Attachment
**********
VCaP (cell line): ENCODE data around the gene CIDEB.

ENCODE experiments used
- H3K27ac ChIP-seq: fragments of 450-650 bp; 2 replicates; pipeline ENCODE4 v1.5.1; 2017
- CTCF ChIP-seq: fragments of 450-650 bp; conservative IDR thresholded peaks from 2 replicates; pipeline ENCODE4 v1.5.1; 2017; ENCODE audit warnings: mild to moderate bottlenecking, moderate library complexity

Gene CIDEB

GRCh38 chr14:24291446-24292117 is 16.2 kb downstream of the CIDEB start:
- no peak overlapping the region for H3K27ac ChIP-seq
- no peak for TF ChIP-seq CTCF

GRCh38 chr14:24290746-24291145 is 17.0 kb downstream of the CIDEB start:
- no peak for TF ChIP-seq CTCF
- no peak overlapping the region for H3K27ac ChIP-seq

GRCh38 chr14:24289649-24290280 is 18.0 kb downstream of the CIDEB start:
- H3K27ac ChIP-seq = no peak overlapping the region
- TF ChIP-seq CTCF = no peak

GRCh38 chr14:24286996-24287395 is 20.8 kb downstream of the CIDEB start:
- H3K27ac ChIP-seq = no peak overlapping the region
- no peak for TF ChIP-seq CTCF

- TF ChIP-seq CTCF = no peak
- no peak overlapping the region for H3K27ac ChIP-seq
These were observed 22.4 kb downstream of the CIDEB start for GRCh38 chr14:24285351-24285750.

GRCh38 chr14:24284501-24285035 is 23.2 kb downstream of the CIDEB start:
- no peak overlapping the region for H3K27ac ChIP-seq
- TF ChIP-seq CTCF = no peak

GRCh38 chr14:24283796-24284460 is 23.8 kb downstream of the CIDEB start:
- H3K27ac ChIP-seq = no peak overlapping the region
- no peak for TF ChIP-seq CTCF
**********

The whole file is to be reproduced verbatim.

VCaP (cell line): ENCODE data around the gene CIDEB.

ENCODE experiments used
- H3K27ac ChIP-seq: fragments of 450-650 bp; 2 replicates; pipeline ENCODE4 v1.5.1; 2017
- CTCF ChIP-seq: fragments of 450-650 bp; conservative IDR thresholded peaks from 2 replicates; pipeline ENCODE4 v1.5.1; 2017; ENCODE audit warnings: mild to moderate bottlenecking, moderate library complexity

Gene CIDEB

GRCh38 chr14:24291446-24292117 is 16.2 kb downstream of the CIDEB start:
- no peak overlapping the region for H3K27ac ChIP-seq
- no peak for TF ChIP-seq CTCF

GRCh38 chr14:24290746-24291145 is 17.0 kb downstream of the CIDEB start:
- no peak for TF ChIP-seq CTCF
- no peak overlapping the region for H3K27ac ChIP-seq

GRCh38 chr14:24289649-24290280 is 18.0 kb downstream of the CIDEB start:
- H3K27ac ChIP-seq = no peak overlapping the region
- TF ChIP-seq CTCF = no peak

GRCh38 chr14:24286996-24287395 is 20.8 kb downstream of the CIDEB start:
- H3K27ac ChIP-seq = no peak overlapping the region
- no peak for TF ChIP-seq CTCF

- TF ChIP-seq CTCF = no peak
- no peak overlapping the region for H3K27ac ChIP-seq
These were observed 22.4 kb downstream of the CIDEB start for GRCh38 chr14:24285351-24285750.

GRCh38 chr14:24284501-24285035 is 23.2 kb downstream of the CIDEB start:
- no peak overlapping the region for H3K27ac ChIP-seq
- TF ChIP-seq CTCF = no peak

GRCh38 chr14:24283796-24284460 is 23.8 kb downstream of the CIDEB start:
- H3K27ac ChIP-seq = no peak overlapping the region
- no peak for TF ChIP-seq CTCF